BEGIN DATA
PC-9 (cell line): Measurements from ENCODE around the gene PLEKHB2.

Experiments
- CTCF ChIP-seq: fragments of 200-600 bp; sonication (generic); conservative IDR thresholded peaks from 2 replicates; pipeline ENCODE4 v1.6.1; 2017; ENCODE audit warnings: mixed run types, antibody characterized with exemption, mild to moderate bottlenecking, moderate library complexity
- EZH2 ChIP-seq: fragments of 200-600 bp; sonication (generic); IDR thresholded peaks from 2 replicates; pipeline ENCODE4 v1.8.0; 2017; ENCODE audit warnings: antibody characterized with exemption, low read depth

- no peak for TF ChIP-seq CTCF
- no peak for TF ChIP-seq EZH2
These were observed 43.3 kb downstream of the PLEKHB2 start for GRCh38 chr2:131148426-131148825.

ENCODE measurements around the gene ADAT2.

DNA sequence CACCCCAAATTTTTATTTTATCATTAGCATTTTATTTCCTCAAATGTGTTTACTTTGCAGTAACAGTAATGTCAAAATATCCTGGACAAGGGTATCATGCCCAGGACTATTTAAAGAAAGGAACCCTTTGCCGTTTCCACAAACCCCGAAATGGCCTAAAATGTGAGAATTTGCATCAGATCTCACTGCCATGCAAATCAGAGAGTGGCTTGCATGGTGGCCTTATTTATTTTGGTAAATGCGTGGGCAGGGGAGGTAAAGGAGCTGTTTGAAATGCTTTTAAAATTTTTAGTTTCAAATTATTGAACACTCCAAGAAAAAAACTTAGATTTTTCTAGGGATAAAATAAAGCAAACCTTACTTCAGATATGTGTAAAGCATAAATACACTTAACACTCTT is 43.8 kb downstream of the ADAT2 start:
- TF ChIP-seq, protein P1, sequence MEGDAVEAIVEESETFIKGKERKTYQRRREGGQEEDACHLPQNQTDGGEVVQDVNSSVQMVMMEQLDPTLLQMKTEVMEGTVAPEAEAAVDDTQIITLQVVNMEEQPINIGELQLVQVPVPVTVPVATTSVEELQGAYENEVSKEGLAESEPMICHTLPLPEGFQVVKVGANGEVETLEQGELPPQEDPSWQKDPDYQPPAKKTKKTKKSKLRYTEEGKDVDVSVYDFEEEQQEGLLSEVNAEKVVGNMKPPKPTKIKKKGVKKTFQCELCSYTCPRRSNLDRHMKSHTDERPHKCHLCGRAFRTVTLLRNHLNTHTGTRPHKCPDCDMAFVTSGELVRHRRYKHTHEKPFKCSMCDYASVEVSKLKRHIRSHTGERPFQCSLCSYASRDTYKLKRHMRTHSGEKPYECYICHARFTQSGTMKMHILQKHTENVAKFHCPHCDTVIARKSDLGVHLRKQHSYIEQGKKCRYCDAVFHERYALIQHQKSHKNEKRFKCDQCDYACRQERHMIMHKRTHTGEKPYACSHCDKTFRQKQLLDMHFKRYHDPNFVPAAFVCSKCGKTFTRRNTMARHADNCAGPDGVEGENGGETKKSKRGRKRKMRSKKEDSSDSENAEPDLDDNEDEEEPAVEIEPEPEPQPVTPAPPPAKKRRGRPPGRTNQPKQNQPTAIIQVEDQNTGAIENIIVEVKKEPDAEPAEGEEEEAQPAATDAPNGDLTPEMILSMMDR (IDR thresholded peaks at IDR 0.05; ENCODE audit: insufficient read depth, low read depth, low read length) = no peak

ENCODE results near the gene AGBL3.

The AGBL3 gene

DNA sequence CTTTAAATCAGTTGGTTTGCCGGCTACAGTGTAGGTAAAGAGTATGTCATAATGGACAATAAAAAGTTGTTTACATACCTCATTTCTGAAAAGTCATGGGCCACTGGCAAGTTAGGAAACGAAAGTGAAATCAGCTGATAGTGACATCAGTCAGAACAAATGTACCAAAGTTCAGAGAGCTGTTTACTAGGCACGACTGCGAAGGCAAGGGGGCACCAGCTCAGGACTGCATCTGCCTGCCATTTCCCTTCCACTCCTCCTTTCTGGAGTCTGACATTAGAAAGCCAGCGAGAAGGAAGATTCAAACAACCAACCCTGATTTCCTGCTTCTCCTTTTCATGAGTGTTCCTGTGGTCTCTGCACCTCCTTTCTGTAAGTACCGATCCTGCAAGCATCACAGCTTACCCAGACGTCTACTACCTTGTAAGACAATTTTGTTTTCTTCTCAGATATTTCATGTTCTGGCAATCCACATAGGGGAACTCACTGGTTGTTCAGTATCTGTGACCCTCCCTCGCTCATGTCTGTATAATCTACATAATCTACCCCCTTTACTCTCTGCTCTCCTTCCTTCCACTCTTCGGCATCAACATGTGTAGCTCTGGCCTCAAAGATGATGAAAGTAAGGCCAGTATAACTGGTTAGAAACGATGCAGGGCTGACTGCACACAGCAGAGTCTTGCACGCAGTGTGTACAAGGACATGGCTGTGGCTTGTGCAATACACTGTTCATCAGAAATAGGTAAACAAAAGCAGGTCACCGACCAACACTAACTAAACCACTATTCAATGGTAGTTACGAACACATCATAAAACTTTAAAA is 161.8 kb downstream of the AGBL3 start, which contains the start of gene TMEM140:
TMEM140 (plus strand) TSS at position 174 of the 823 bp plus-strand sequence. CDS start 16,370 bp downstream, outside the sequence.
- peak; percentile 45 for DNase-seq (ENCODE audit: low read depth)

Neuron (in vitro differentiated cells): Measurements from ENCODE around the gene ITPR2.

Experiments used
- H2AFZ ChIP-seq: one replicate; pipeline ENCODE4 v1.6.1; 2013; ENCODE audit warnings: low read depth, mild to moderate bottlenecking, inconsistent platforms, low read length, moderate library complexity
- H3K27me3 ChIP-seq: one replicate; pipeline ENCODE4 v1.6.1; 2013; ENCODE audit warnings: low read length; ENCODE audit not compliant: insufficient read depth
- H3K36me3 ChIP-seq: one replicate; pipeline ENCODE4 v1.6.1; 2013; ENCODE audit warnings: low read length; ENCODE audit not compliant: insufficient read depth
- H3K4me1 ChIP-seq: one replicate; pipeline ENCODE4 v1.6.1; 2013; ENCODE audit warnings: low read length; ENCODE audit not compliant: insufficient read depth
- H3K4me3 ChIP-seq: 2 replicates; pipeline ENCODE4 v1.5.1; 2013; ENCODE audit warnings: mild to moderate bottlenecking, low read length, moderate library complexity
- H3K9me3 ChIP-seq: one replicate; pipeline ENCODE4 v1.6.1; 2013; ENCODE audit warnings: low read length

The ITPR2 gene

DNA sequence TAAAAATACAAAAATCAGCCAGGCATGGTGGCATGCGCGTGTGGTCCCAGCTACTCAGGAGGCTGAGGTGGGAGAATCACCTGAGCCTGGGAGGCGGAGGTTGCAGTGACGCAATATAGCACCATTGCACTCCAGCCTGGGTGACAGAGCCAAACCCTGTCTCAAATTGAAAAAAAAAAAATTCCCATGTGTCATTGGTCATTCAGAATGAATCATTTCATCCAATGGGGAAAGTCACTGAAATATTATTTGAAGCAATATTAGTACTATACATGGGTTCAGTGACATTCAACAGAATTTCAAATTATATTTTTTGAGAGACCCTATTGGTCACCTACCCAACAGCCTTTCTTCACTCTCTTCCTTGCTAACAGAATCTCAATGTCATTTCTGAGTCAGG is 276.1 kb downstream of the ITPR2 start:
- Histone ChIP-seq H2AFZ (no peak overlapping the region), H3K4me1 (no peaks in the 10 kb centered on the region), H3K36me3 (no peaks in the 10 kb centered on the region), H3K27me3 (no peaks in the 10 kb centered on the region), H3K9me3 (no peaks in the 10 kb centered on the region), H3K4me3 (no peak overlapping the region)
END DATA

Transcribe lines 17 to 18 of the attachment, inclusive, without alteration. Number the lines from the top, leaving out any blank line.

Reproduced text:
Experiments used
- H2AFZ ChIP-seq: one replicate; pipeline ENCODE4 v1.6.1; 2013; ENCODE audit warnings: low read depth, mild to moderate bottlenecking, inconsistent platforms, low read length, moderate library complexity